Last week, I was invited to chat with Jennifer Brown, director of BACA Wines. In what has now become a common interview platform in this age of COVID, we spoke over Instagram Live. After talking about my professional journey (and talking about wine with Jennifer!), we opened the chat up to questions. Some of the questions kept me thinking long past the initial discussion, so I thought it would be fun to explore them further, particularly those questions pertaining to reinvention and regret.
When I was younger, I never felt like I was meant to be an artist. I grew up in an environment with a heavy focus on academic success, and although I painted as a hobby, the idea of painting professionally was never considered. I went on to study history at Yale (which I loved – often I wonder if should have been a history professor), then law at Stanford, and I began a career as a lawyer in NYC at a white-shoe firm shortly thereafter. Although not forced upon me, it felt as though this was the path that was expected of me, and I followed accordingly.
I would paint watercolors on the side, whenever my career afforded me the free time to do so. I even painted some wedding and baby shower invitations for friends and family. But that was really the extent of it.
Eventually I moved back to Boston and worked at a smaller firm with a boss I adored. Although I had a nice career with a fancy-looking CV, I was unhappy. I felt as though I was not making my mark on the world, whatever that meant at the time. And, day to day, I didn’t always love what I was doing.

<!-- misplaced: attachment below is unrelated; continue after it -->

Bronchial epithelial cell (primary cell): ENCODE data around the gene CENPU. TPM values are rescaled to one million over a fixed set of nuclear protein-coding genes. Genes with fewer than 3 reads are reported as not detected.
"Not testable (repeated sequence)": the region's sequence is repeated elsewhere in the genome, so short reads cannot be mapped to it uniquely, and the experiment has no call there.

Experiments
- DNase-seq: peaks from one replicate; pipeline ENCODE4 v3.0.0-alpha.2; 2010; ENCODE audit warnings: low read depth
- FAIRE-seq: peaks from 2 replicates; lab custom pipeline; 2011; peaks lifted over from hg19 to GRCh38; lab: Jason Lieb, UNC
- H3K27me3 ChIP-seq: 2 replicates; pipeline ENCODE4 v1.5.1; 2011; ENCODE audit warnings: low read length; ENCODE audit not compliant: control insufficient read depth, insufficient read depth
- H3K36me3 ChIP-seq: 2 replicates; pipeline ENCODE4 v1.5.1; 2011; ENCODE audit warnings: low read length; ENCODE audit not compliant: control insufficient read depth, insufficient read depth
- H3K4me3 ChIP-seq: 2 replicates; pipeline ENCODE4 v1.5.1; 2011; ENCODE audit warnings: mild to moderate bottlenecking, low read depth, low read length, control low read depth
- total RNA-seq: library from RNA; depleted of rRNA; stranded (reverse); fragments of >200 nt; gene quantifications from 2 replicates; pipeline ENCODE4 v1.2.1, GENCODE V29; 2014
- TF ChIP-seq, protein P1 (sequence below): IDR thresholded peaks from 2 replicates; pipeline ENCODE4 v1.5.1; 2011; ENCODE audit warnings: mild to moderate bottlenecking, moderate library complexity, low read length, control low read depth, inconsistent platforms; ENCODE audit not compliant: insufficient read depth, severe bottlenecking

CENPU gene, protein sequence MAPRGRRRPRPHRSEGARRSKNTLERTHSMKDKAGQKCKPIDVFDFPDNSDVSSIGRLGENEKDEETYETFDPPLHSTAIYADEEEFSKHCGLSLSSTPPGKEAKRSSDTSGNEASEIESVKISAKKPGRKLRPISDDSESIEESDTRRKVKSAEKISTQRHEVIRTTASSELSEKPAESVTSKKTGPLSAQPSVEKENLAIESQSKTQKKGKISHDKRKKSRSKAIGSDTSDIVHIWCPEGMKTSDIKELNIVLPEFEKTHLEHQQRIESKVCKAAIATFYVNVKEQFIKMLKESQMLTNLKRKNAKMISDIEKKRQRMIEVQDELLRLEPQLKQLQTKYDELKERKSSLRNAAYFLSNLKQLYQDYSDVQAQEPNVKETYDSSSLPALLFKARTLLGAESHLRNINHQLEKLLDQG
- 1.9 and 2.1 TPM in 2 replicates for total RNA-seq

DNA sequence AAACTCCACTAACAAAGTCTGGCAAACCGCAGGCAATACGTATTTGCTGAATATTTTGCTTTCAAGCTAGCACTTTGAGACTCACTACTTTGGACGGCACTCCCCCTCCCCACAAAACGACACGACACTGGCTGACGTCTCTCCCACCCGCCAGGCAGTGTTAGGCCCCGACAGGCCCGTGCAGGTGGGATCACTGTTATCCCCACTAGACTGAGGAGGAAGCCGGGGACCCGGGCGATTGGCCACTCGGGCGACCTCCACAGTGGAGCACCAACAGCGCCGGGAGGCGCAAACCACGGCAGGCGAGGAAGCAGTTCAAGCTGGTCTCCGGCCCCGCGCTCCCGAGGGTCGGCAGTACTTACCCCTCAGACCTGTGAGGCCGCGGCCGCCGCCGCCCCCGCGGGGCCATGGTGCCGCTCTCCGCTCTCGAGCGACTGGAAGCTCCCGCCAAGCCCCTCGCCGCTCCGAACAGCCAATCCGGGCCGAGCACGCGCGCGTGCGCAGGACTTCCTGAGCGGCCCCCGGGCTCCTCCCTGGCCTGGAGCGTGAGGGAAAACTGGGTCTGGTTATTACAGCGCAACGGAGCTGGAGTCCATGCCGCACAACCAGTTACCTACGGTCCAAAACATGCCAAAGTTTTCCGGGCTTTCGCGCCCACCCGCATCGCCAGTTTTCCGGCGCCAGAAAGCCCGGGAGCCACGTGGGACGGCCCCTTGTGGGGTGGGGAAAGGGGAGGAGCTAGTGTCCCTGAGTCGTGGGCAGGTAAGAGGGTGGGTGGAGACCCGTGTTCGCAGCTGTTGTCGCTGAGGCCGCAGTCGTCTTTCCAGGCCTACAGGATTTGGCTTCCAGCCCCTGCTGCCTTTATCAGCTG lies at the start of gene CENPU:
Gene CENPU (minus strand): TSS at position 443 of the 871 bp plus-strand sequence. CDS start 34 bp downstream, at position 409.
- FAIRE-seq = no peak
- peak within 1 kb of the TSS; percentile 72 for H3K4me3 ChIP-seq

Then my brother bought me an easel and oil paints and canvases for my birthday and Christmas (they are five days apart) and told me I had talent (very nice of him since I had never painted in oils … ) and that I should really try to see if I liked the medium.
So I tried it. And I liked it. And then I loved it. I read so many books on landscape painting. I looked at YouTube and most of all, I experimented ALL the time with different techniques. I did not paint well when I first started. I wasn’t sure about perspective. I didn’t know about gesso or underpainting or how to clean my brushes. Almost from the beginning though, I cared about color. And texture. The colors and the layers had to be “right” on the canvas. And I kept layering and layering until I was satisfied. I was working all the time – practicing law and then painting in the evenings and on weekends. And it just sort of started to click. My friends were meeting men and having babies. I wanted to meet someone but more often than not I ended up just working on how to become a better painter.
My two older brothers bought all of my early works, which were probably (mostly) garbage but showed maybe some early eye or talent for color. And I always had my own voice when painting. I didn’t care really in the beginning how my stuff looked because I wasn’t “supposed” to be a painter after all. I wasn’t trained! I think that gave me a lot of freedom to break some rules. I wasn’t bound by shoulds. Now of course, as a full time artist, I am much harder on myself and much more aware of how my work is perceived by the average viewer and by more traditional art gatekeepers (art advisors, curators, jurors). But still, what a blessing. I know I am very lucky. This is a career I had never even entertained as an option in my teens and twenties.